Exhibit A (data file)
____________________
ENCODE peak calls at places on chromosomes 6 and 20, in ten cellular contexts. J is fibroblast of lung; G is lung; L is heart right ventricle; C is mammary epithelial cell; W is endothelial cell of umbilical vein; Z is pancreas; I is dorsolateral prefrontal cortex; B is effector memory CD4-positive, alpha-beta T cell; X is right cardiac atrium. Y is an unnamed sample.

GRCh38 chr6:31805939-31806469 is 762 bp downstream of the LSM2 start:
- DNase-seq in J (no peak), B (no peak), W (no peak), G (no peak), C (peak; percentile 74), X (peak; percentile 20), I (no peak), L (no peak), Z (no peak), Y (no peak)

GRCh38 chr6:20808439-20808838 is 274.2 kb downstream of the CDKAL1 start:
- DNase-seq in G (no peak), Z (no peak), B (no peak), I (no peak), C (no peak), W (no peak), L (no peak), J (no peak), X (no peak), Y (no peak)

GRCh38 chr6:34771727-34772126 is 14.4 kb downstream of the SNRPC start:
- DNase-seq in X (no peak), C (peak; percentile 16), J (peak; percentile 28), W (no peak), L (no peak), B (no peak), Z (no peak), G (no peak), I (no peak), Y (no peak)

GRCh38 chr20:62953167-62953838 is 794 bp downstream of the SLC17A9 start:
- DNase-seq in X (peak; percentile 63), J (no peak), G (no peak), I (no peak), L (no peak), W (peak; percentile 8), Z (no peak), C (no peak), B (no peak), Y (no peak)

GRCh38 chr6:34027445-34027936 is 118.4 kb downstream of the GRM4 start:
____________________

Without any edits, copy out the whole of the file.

ENCODE peak calls at places on chromosomes 6 and 20, in ten cellular contexts. J is fibroblast of lung; G is lung; L is heart right ventricle; C is mammary epithelial cell; W is endothelial cell of umbilical vein; Z is pancreas; I is dorsolateral prefrontal cortex; B is effector memory CD4-positive, alpha-beta T cell; X is right cardiac atrium. Y is an unnamed sample.

GRCh38 chr6:31805939-31806469 is 762 bp downstream of the LSM2 start:
- DNase-seq in J (no peak), B (no peak), W (no peak), G (no peak), C (peak; percentile 74), X (peak; percentile 20), I (no peak), L (no peak), Z (no peak), Y (no peak)

GRCh38 chr6:20808439-20808838 is 274.2 kb downstream of the CDKAL1 start:
- DNase-seq in G (no peak), Z (no peak), B (no peak), I (no peak), C (no peak), W (no peak), L (no peak), J (no peak), X (no peak), Y (no peak)

GRCh38 chr6:34771727-34772126 is 14.4 kb downstream of the SNRPC start:
- DNase-seq in X (no peak), C (peak; percentile 16), J (peak; percentile 28), W (no peak), L (no peak), B (no peak), Z (no peak), G (no peak), I (no peak), Y (no peak)

GRCh38 chr20:62953167-62953838 is 794 bp downstream of the SLC17A9 start:
- DNase-seq in X (peak; percentile 63), J (no peak), G (no peak), I (no peak), L (no peak), W (peak; percentile 8), Z (no peak), C (no peak), B (no peak), Y (no peak)

GRCh38 chr6:34027445-34027936 is 118.4 kb downstream of the GRM4 start: